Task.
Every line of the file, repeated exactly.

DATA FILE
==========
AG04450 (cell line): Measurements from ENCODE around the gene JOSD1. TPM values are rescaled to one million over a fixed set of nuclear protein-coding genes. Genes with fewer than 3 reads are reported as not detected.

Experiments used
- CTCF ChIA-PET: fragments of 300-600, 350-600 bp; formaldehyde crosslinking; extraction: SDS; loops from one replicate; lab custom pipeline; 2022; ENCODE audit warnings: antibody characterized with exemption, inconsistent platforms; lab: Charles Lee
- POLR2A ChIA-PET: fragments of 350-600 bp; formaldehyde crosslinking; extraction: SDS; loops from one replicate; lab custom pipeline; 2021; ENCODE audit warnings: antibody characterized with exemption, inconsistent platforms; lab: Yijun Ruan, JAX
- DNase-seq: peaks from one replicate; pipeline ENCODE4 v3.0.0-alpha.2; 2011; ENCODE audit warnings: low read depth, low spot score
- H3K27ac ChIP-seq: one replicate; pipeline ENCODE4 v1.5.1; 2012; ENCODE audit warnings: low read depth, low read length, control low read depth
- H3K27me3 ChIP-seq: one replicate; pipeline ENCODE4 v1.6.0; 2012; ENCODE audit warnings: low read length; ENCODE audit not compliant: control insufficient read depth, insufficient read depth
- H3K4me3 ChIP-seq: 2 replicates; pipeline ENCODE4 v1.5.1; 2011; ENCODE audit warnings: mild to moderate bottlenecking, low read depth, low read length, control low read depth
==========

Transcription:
AG04450 (cell line): Measurements from ENCODE around the gene JOSD1. TPM values are rescaled to one million over a fixed set of nuclear protein-coding genes. Genes with fewer than 3 reads are reported as not detected.

Experiments used
- CTCF ChIA-PET: fragments of 300-600, 350-600 bp; formaldehyde crosslinking; extraction: SDS; loops from one replicate; lab custom pipeline; 2022; ENCODE audit warnings: antibody characterized with exemption, inconsistent platforms; lab: Charles Lee
- POLR2A ChIA-PET: fragments of 350-600 bp; formaldehyde crosslinking; extraction: SDS; loops from one replicate; lab custom pipeline; 2021; ENCODE audit warnings: antibody characterized with exemption, inconsistent platforms; lab: Yijun Ruan, JAX
- DNase-seq: peaks from one replicate; pipeline ENCODE4 v3.0.0-alpha.2; 2011; ENCODE audit warnings: low read depth, low spot score
- H3K27ac ChIP-seq: one replicate; pipeline ENCODE4 v1.5.1; 2012; ENCODE audit warnings: low read depth, low read length, control low read depth
- H3K27me3 ChIP-seq: one replicate; pipeline ENCODE4 v1.6.0; 2012; ENCODE audit warnings: low read length; ENCODE audit not compliant: control insufficient read depth, insufficient read depth
- H3K4me3 ChIP-seq: 2 replicates; pipeline ENCODE4 v1.5.1; 2011; ENCODE audit warnings: mild to moderate bottlenecking, low read depth, low read length, control low read depth